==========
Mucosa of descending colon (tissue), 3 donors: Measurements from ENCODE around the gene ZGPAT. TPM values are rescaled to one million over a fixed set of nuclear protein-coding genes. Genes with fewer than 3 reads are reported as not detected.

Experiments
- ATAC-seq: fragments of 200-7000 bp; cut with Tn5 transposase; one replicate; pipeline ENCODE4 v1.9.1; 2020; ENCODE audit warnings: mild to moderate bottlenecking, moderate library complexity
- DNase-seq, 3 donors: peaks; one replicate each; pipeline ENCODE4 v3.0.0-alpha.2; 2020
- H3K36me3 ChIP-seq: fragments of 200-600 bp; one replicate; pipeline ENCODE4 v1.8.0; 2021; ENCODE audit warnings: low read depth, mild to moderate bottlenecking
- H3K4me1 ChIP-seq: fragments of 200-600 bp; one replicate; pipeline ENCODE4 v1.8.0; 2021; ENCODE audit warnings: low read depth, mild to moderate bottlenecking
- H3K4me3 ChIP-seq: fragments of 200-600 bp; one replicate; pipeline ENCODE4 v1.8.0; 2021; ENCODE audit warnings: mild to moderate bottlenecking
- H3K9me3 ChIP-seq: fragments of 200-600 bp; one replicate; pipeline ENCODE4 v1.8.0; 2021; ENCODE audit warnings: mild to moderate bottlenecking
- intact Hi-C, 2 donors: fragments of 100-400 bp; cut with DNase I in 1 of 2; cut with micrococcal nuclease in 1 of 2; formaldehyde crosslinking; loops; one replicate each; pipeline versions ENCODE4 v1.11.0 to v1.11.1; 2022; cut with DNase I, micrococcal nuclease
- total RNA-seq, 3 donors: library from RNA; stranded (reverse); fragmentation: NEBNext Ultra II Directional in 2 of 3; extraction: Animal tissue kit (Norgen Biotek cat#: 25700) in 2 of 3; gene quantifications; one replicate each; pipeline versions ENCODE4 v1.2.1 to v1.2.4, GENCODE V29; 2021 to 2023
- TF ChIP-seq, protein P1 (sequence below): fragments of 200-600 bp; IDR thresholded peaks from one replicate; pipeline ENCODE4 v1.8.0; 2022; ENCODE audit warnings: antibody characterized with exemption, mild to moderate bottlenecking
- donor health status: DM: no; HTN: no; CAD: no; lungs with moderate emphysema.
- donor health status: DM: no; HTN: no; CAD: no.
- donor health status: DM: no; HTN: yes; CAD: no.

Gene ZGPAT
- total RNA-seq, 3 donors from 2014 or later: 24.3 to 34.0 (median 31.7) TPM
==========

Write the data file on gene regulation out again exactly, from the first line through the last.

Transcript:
Mucosa of descending colon (tissue), 3 donors: Measurements from ENCODE around the gene ZGPAT. TPM values are rescaled to one million over a fixed set of nuclear protein-coding genes. Genes with fewer than 3 reads are reported as not detected.

Experiments
- ATAC-seq: fragments of 200-7000 bp; cut with Tn5 transposase; one replicate; pipeline ENCODE4 v1.9.1; 2020; ENCODE audit warnings: mild to moderate bottlenecking, moderate library complexity
- DNase-seq, 3 donors: peaks; one replicate each; pipeline ENCODE4 v3.0.0-alpha.2; 2020
- H3K36me3 ChIP-seq: fragments of 200-600 bp; one replicate; pipeline ENCODE4 v1.8.0; 2021; ENCODE audit warnings: low read depth, mild to moderate bottlenecking
- H3K4me1 ChIP-seq: fragments of 200-600 bp; one replicate; pipeline ENCODE4 v1.8.0; 2021; ENCODE audit warnings: low read depth, mild to moderate bottlenecking
- H3K4me3 ChIP-seq: fragments of 200-600 bp; one replicate; pipeline ENCODE4 v1.8.0; 2021; ENCODE audit warnings: mild to moderate bottlenecking
- H3K9me3 ChIP-seq: fragments of 200-600 bp; one replicate; pipeline ENCODE4 v1.8.0; 2021; ENCODE audit warnings: mild to moderate bottlenecking
- intact Hi-C, 2 donors: fragments of 100-400 bp; cut with DNase I in 1 of 2; cut with micrococcal nuclease in 1 of 2; formaldehyde crosslinking; loops; one replicate each; pipeline versions ENCODE4 v1.11.0 to v1.11.1; 2022; cut with DNase I, micrococcal nuclease
- total RNA-seq, 3 donors: library from RNA; stranded (reverse); fragmentation: NEBNext Ultra II Directional in 2 of 3; extraction: Animal tissue kit (Norgen Biotek cat#: 25700) in 2 of 3; gene quantifications; one replicate each; pipeline versions ENCODE4 v1.2.1 to v1.2.4, GENCODE V29; 2021 to 2023
- TF ChIP-seq, protein P1 (sequence below): fragments of 200-600 bp; IDR thresholded peaks from one replicate; pipeline ENCODE4 v1.8.0; 2022; ENCODE audit warnings: antibody characterized with exemption, mild to moderate bottlenecking
- donor health status: DM: no; HTN: no; CAD: no; lungs with moderate emphysema.
- donor health status: DM: no; HTN: no; CAD: no.
- donor health status: DM: no; HTN: yes; CAD: no.

Gene ZGPAT
- total RNA-seq, 3 donors from 2014 or later: 24.3 to 34.0 (median 31.7) TPM